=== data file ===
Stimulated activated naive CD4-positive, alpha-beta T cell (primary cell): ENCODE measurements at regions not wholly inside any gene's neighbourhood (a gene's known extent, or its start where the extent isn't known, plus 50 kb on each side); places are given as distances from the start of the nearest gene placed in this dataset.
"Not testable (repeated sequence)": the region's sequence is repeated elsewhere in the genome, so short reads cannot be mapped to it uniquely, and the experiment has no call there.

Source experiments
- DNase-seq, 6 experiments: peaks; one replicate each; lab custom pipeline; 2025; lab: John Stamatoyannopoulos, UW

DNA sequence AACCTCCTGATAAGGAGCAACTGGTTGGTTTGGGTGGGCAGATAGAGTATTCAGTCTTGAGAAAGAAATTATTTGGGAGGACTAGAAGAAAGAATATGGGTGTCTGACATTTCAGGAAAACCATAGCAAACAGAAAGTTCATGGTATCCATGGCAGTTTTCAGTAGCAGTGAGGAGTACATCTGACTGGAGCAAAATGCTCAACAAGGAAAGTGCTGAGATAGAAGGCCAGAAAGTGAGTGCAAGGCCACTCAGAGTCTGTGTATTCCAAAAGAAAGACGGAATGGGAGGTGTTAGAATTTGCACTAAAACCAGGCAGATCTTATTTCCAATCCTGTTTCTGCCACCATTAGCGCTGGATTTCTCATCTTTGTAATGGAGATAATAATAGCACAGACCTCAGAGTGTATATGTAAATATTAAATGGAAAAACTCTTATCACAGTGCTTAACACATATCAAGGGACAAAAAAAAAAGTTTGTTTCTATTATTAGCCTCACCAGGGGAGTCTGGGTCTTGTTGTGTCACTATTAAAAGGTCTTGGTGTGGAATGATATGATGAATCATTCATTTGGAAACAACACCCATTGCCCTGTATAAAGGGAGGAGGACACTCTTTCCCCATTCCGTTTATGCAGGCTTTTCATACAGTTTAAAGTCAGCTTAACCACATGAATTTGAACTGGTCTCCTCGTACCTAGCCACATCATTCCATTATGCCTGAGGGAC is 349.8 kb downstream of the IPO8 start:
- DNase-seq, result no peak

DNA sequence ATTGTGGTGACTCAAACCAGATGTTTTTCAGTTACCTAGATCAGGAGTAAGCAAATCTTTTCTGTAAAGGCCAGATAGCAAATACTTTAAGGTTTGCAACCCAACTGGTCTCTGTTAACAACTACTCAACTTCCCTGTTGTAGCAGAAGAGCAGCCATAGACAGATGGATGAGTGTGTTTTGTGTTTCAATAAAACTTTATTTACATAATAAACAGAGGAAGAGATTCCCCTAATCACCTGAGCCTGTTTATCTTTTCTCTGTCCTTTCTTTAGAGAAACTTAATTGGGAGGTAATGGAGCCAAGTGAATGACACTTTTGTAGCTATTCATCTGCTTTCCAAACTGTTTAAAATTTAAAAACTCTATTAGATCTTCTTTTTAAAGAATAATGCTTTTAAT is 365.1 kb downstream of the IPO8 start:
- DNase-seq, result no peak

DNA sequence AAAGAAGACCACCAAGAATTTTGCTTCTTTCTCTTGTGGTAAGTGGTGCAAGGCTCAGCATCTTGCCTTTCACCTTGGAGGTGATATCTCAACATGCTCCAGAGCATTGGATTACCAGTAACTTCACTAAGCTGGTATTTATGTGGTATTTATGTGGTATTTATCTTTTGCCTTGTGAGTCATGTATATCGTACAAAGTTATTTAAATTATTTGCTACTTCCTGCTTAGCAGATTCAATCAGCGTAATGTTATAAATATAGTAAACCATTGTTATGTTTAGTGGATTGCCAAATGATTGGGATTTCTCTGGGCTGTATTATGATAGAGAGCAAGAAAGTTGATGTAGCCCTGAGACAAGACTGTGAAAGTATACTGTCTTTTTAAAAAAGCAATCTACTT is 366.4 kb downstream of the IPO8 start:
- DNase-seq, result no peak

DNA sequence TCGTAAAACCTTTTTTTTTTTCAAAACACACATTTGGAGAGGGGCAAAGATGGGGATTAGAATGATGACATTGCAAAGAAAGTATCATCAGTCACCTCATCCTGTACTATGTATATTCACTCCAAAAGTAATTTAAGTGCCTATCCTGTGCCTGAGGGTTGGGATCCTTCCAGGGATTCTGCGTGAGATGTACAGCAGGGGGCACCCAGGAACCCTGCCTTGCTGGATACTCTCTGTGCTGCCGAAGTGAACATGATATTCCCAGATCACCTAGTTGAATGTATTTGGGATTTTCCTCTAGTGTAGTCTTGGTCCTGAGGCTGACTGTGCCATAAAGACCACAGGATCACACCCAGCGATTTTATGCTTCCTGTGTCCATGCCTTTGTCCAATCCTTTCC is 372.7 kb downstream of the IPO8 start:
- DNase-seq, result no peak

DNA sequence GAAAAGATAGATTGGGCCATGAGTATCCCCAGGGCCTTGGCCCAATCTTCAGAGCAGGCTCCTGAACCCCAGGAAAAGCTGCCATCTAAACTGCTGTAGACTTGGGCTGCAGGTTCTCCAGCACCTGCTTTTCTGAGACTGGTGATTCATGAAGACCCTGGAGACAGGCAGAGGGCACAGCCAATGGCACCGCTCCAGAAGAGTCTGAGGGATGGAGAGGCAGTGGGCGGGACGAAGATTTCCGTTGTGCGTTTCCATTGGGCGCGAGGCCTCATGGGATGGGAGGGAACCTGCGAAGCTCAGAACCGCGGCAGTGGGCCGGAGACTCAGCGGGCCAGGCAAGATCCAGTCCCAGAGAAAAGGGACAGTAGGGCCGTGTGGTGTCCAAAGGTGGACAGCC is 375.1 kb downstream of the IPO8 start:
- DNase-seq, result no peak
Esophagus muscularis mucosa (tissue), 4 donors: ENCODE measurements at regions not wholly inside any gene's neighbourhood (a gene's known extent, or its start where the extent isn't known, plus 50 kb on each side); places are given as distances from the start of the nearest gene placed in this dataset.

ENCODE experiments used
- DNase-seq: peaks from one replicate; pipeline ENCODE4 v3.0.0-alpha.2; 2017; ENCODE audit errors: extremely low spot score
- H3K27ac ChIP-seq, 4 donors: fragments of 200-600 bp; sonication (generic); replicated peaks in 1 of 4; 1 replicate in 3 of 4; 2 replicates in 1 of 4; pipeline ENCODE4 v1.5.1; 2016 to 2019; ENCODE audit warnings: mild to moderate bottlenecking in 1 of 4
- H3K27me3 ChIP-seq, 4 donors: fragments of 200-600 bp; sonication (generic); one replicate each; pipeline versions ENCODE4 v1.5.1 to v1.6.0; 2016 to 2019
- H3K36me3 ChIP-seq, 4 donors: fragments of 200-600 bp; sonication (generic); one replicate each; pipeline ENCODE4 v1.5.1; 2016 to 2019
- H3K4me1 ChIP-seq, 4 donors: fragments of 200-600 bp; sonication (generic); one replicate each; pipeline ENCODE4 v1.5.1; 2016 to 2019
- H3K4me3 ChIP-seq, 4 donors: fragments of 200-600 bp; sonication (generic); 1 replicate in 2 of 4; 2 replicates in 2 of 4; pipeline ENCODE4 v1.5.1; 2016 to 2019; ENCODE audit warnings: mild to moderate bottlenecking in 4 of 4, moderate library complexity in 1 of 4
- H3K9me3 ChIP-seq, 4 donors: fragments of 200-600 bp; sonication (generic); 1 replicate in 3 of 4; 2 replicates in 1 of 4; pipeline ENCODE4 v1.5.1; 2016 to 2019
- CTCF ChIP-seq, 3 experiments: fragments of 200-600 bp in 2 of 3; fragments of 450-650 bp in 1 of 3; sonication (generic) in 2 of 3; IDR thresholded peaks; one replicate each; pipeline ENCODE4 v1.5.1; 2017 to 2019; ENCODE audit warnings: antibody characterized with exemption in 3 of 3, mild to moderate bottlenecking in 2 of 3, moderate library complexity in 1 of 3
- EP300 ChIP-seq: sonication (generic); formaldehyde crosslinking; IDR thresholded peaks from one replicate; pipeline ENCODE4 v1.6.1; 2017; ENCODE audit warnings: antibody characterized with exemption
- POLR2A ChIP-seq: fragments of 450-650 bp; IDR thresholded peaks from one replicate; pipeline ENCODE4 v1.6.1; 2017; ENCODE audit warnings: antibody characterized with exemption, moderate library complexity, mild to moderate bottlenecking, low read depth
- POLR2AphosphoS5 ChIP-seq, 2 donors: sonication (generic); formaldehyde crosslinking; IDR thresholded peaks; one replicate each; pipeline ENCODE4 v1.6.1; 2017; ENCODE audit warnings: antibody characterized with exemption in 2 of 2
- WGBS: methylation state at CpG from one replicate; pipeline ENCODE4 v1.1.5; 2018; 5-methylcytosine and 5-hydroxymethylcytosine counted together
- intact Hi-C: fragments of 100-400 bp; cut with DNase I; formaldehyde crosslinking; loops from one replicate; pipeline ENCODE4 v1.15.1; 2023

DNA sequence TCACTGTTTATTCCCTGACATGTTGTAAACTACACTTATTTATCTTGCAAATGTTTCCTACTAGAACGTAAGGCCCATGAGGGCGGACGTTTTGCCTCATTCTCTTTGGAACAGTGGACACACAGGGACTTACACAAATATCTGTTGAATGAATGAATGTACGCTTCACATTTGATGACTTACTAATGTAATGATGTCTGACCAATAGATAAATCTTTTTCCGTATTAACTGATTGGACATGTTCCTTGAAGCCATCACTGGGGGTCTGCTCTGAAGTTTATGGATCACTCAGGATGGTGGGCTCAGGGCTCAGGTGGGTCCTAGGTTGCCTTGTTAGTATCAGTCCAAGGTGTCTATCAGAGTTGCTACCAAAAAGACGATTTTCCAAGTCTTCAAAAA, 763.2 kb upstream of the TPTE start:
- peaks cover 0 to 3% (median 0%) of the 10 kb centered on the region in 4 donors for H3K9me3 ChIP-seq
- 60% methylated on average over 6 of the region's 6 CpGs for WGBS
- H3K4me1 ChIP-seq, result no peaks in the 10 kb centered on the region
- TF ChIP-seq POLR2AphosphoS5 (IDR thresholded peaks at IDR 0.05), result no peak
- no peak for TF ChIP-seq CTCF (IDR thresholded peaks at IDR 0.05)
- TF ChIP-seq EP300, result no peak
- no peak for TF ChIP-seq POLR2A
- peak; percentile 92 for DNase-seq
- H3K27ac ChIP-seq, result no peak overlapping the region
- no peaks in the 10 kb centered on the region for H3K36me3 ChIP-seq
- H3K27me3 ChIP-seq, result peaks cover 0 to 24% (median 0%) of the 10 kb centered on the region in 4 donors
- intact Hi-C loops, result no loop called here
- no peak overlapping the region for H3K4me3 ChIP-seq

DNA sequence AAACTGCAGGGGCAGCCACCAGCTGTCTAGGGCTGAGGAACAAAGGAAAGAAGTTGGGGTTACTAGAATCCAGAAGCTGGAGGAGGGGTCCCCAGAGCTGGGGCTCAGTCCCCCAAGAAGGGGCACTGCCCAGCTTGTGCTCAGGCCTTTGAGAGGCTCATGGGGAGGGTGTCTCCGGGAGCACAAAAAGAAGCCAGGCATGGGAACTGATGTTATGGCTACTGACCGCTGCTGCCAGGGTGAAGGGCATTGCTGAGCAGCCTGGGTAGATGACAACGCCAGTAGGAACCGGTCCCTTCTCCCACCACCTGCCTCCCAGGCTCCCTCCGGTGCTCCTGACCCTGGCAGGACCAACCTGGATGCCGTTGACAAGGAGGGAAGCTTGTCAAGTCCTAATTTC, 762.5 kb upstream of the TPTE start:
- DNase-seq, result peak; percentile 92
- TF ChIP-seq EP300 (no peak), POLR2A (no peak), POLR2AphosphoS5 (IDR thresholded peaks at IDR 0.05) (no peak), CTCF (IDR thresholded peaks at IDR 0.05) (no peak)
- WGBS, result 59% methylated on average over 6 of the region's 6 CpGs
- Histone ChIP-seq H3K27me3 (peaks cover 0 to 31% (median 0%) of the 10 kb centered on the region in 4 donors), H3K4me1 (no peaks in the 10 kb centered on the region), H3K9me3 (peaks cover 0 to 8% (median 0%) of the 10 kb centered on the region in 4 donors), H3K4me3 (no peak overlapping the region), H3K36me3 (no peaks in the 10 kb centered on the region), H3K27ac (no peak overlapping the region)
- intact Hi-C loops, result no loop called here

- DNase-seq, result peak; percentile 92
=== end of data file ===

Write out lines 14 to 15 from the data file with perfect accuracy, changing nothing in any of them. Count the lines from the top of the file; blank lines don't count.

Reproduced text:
- DNase-seq, result no peak
Esophagus muscularis mucosa (tissue), 4 donors: ENCODE measurements at regions not wholly inside any gene's neighbourhood (a gene's known extent, or its start where the extent isn't known, plus 50 kb on each side); places are given as distances from the start of the nearest gene placed in this dataset.